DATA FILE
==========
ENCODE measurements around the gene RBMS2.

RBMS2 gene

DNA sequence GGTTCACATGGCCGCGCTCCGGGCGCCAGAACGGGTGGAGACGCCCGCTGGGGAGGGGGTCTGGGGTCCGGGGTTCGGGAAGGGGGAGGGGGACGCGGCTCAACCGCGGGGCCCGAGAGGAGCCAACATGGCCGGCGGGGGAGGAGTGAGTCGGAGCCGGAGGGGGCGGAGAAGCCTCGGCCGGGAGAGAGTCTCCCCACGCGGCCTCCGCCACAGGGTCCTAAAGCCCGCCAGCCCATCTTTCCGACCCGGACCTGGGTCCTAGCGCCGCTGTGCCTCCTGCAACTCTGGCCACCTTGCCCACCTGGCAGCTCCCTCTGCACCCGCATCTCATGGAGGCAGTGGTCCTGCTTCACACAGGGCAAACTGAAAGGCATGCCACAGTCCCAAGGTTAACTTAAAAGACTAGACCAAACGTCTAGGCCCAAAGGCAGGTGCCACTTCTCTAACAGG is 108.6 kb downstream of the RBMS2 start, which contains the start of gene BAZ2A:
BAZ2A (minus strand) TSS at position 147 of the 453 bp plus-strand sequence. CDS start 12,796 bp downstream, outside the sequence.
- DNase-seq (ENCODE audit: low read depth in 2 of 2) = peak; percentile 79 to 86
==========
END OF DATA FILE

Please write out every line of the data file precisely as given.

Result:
ENCODE measurements around the gene RBMS2.

RBMS2 gene

DNA sequence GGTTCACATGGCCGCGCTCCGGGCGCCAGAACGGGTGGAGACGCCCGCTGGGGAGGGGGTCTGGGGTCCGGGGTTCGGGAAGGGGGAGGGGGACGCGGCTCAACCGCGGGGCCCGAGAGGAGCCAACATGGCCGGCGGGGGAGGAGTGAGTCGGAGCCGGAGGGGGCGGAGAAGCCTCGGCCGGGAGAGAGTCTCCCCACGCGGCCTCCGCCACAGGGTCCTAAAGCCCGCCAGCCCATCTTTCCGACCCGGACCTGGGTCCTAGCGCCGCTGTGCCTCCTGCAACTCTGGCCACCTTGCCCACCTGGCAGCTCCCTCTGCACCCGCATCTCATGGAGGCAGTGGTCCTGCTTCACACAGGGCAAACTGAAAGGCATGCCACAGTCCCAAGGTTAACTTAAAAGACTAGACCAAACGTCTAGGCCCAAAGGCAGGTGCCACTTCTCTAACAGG is 108.6 kb downstream of the RBMS2 start, which contains the start of gene BAZ2A:
BAZ2A (minus strand) TSS at position 147 of the 453 bp plus-strand sequence. CDS start 12,796 bp downstream, outside the sequence.
- DNase-seq (ENCODE audit: low read depth in 2 of 2) = peak; percentile 79 to 86